It's hard to get customers to pay any attention to an email newsletter. People are busy and their intrays are overflowing. But here's an opening line that grabbed my attention very effectively:
Letter from the Editor: Calling all usability participants
We're not interested in building software that you simply tolerate...or even kinda like. We want to flat-out delight you with tools that help you be awesome at what you do.
That was at the top of an email from TechSmith, a company whose software I've been trying out to capture screen shots when I'm doing reviews of Web sites.
What made me read on? ... Was it the bold, punchy promise? No. My intray is full of bold promises to make me rich, successful, and attractive. I am pretty cynical about such promises. (Besides, I am all those things already .... ahem).
I think I read on because the email got several things right:
OK. My Oscar picks are in. I'm going with a combo "Slumdog sweep" plus "conventional wisdom" strategy this year. It was that kind of year. I'm not going to jinx myself by listing my picks till I can crow about my inevitable victory in the Card Family Oscar Pool. But here are the movies I really thought were the best of 2008, a fairly lousy year:
The Dark Knight. Post 9/11 superhero movie. Sadly, this is what the 21st century feels like. If Chris Nolan could only direct fight scenes, DK might have made my all-time list.
Wall-E. Pixar's best since Toy Story. First half justifies the existence of CGI. Loses a point for preachiness.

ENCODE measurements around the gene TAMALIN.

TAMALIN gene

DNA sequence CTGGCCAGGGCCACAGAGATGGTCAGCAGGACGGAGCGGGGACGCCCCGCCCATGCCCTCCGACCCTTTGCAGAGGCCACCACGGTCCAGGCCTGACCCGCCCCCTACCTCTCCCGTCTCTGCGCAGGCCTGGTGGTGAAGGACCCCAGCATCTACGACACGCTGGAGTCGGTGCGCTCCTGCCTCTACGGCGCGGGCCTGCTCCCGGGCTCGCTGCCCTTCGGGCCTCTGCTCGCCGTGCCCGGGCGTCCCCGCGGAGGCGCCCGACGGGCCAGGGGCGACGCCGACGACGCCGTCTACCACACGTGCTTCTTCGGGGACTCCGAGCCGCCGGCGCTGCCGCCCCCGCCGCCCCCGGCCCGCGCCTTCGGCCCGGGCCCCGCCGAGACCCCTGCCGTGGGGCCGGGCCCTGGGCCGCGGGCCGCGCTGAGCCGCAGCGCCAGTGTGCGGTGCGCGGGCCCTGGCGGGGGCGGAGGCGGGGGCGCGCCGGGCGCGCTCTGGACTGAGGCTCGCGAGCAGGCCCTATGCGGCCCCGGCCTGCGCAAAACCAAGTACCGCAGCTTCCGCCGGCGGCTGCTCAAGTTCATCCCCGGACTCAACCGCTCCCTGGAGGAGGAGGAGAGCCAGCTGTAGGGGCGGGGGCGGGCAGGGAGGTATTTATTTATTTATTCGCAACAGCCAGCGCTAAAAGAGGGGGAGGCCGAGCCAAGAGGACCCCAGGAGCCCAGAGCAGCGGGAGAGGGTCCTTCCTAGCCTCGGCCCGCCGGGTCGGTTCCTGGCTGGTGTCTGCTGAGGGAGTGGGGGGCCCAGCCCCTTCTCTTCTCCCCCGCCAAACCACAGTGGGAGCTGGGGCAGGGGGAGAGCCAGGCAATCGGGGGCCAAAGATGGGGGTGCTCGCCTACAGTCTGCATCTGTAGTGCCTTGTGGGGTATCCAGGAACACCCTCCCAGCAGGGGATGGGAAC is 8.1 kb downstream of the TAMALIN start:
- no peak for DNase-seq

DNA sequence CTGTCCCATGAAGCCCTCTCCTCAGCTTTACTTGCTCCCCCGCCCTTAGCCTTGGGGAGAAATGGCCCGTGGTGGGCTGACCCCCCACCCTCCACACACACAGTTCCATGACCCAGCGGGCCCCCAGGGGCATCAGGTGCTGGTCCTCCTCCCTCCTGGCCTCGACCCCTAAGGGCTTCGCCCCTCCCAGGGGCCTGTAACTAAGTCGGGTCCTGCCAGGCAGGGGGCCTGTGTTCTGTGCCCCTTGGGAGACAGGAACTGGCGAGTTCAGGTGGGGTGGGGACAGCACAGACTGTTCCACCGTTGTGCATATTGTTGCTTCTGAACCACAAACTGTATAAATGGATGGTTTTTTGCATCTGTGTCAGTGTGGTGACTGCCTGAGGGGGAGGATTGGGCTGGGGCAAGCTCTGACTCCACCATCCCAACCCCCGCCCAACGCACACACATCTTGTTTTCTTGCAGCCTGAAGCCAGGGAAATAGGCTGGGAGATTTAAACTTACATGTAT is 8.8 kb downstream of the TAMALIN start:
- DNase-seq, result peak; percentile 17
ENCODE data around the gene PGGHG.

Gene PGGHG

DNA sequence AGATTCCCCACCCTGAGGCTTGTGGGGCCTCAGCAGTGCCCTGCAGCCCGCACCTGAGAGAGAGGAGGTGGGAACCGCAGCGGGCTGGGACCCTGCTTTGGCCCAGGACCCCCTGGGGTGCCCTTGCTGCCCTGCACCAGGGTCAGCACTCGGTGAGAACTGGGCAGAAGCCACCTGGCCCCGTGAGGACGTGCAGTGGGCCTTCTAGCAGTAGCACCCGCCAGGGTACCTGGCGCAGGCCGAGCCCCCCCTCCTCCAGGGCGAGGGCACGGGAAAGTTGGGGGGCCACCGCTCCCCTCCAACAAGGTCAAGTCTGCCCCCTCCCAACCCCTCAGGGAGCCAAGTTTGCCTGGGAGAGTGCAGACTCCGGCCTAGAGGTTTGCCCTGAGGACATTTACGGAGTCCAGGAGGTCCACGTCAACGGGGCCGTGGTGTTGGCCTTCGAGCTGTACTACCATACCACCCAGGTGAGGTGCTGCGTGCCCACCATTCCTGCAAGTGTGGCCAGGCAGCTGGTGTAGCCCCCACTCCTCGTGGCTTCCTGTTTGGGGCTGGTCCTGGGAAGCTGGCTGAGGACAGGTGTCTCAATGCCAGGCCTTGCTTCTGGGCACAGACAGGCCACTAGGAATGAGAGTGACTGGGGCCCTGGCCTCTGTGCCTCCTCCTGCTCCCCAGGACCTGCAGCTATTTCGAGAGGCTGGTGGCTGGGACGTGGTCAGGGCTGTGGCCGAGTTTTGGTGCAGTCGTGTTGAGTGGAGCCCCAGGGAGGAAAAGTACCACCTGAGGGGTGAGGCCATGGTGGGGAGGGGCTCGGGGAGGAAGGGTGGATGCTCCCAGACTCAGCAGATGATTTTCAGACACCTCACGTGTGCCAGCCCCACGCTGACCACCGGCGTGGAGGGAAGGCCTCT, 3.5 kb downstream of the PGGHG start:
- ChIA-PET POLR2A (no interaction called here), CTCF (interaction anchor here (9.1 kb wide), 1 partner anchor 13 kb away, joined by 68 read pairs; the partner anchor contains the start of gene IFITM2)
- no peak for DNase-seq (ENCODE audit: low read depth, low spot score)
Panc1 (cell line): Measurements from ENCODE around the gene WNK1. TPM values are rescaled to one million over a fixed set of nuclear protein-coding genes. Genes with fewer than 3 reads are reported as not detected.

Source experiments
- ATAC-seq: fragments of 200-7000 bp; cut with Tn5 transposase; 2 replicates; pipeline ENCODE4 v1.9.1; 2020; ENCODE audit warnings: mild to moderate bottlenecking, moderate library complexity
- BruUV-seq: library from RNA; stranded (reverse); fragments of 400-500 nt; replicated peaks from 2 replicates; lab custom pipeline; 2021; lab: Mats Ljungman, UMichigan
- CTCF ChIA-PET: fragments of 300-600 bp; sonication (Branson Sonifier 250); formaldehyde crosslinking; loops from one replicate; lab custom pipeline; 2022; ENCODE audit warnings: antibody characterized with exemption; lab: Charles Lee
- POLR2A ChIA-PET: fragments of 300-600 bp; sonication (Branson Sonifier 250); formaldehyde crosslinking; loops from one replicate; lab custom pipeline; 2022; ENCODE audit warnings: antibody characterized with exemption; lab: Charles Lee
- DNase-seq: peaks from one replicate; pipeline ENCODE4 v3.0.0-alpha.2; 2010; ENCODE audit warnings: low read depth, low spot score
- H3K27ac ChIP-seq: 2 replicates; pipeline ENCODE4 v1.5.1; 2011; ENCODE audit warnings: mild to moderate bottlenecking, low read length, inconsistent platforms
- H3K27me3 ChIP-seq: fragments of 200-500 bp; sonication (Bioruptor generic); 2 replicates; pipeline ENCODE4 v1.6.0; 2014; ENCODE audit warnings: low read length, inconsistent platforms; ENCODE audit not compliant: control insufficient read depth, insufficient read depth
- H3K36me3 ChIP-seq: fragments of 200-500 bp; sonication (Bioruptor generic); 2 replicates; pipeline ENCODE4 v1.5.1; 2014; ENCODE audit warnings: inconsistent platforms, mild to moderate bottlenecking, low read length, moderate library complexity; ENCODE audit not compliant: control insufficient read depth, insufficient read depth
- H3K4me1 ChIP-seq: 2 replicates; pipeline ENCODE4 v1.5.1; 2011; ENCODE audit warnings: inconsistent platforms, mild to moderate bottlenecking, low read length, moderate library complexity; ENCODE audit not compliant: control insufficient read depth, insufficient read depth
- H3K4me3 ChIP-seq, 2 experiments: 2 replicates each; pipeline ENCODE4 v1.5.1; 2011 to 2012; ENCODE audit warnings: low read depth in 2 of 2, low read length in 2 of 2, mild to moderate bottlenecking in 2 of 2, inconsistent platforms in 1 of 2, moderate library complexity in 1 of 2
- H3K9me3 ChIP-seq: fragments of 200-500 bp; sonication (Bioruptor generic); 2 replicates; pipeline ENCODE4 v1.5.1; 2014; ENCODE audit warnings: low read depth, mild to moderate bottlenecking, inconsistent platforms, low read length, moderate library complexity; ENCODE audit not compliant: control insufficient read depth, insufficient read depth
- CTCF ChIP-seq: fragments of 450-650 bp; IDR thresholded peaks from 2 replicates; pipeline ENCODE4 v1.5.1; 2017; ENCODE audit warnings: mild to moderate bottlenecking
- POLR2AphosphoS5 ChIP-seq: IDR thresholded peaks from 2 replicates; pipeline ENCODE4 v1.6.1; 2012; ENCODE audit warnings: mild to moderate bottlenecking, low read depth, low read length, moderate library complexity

I was speaking with a friend today about the state of the economy and its impact on travel. This friend is a survivor of the travel industry’s catalog of crisis over recent years: 9/11, SARS, airline bankruptcies, soaring fuel costs. His view was that the travel industry has become complacent in its approach to crisis.
I was watching 24 on Fox last night, and even though I was fast forwarding through commercials I noticed the Hulu ad from the Superbowl was on again. We'll save the discussion if brand recall works during fast forward mode for another day, and instead focus on Hulu's brand awareness campaign.
Micropayments are happening. Not everywhere, but in some promising areas.
The lessons of the iPod and iPhone apps store, Facebook Spare Change and Twitter's TwitPay all stand as notable innovations in a space littered with the remains of failed efforts to monetize "free" online content.
Yet on media sites, most low-value digital content remains free, even for mainstream media outlets. Two problems remain.
--First, how to process micro transactions cost effectively.
--Second, how to take something that has traditionally been free--like the Internet--and to add a price tag to it.
With that in mind, two recent encounters are worth note.
At MWC, multiple companies have launched mobile application stores that seek to build upon Apple's iPhone success (Microsoft, Nokia, Orange, mPortico, Surfkitchen, Adtonic, PocketGear and others). These join existing announced app stores (including RIM, Google Android, Palm).
These are more than simple me-too initiatives.
Mobile app stores are not new. Palm, Handango and even Nokia with their Download! service pre-date Apple. Like the iPod, Apple was a follower -- rather than first mover -- that succeeded due to terrific execution and a clear strategy and market position. Apple benefits from the ease of commercial iPhone application distribution. Developers now prosper in a virtuous circle: